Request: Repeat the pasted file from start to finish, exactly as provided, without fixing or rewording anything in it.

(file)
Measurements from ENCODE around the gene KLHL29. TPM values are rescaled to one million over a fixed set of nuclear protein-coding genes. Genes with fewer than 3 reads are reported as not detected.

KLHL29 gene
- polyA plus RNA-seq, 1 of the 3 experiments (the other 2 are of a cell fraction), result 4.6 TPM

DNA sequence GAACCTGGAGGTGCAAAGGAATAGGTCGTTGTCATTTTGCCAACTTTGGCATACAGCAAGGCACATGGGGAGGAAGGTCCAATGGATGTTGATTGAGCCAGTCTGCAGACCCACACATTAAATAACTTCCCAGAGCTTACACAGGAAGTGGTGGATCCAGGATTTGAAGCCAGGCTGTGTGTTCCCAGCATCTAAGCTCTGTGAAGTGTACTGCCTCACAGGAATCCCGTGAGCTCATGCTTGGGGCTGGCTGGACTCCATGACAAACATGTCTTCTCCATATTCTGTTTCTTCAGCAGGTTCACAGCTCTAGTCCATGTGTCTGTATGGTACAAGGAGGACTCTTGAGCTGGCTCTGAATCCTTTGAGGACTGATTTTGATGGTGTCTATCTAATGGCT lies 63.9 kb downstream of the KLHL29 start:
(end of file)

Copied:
Measurements from ENCODE around the gene KLHL29. TPM values are rescaled to one million over a fixed set of nuclear protein-coding genes. Genes with fewer than 3 reads are reported as not detected.

KLHL29 gene
- polyA plus RNA-seq, 1 of the 3 experiments (the other 2 are of a cell fraction), result 4.6 TPM

DNA sequence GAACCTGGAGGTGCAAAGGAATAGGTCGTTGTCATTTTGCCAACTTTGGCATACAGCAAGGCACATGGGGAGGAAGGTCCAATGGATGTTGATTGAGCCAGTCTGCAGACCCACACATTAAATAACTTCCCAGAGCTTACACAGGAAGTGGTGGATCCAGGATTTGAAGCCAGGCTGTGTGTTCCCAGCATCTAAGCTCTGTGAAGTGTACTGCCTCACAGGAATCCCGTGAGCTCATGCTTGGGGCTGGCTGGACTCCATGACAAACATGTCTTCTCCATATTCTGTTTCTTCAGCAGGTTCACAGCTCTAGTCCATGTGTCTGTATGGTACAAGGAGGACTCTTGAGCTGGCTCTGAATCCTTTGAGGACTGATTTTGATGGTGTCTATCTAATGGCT lies 63.9 kb downstream of the KLHL29 start: